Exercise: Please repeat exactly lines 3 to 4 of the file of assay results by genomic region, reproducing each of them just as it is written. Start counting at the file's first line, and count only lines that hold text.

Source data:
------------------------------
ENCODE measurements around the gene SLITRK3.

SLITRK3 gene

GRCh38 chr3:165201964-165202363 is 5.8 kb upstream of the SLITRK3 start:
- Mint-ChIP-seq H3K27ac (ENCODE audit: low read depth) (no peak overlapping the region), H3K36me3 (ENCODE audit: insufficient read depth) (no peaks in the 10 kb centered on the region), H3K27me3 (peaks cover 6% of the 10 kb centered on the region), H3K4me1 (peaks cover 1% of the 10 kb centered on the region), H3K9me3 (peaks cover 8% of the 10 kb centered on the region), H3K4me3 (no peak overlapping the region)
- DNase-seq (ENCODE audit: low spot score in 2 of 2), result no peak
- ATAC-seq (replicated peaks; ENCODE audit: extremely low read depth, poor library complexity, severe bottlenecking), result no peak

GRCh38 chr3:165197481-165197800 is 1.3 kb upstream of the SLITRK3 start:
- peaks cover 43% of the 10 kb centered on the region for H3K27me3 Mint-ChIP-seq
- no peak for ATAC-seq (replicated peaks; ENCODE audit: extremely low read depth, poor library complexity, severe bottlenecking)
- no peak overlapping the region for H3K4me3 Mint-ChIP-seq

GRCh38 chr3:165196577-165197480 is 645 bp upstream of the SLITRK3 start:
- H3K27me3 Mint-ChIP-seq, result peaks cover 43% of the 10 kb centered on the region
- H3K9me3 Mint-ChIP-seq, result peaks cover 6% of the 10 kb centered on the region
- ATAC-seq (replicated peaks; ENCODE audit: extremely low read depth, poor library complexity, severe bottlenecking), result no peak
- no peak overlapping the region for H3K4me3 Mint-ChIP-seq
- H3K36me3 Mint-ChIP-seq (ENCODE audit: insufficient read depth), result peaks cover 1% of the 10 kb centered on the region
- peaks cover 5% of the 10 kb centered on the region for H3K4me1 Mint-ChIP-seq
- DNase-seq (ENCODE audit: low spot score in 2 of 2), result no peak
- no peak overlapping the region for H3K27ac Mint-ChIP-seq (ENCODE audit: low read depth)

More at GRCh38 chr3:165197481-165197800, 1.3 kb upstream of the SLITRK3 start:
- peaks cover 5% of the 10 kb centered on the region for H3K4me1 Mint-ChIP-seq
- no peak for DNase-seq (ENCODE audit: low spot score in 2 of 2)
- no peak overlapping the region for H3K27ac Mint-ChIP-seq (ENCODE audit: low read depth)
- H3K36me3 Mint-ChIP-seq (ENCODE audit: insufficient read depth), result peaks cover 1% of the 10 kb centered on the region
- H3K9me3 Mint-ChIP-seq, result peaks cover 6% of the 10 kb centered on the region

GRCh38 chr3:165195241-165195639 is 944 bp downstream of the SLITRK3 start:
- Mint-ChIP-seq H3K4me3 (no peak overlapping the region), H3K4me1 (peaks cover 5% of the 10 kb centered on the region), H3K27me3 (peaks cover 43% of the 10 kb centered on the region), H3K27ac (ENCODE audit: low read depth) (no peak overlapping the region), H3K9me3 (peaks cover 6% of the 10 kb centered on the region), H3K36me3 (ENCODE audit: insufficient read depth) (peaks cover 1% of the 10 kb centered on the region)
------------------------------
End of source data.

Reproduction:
GRCh38 chr3:165201964-165202363 is 5.8 kb upstream of the SLITRK3 start:
- Mint-ChIP-seq H3K27ac (ENCODE audit: low read depth) (no peak overlapping the region), H3K36me3 (ENCODE audit: insufficient read depth) (no peaks in the 10 kb centered on the region), H3K27me3 (peaks cover 6% of the 10 kb centered on the region), H3K4me1 (peaks cover 1% of the 10 kb centered on the region), H3K9me3 (peaks cover 8% of the 10 kb centered on the region), H3K4me3 (no peak overlapping the region)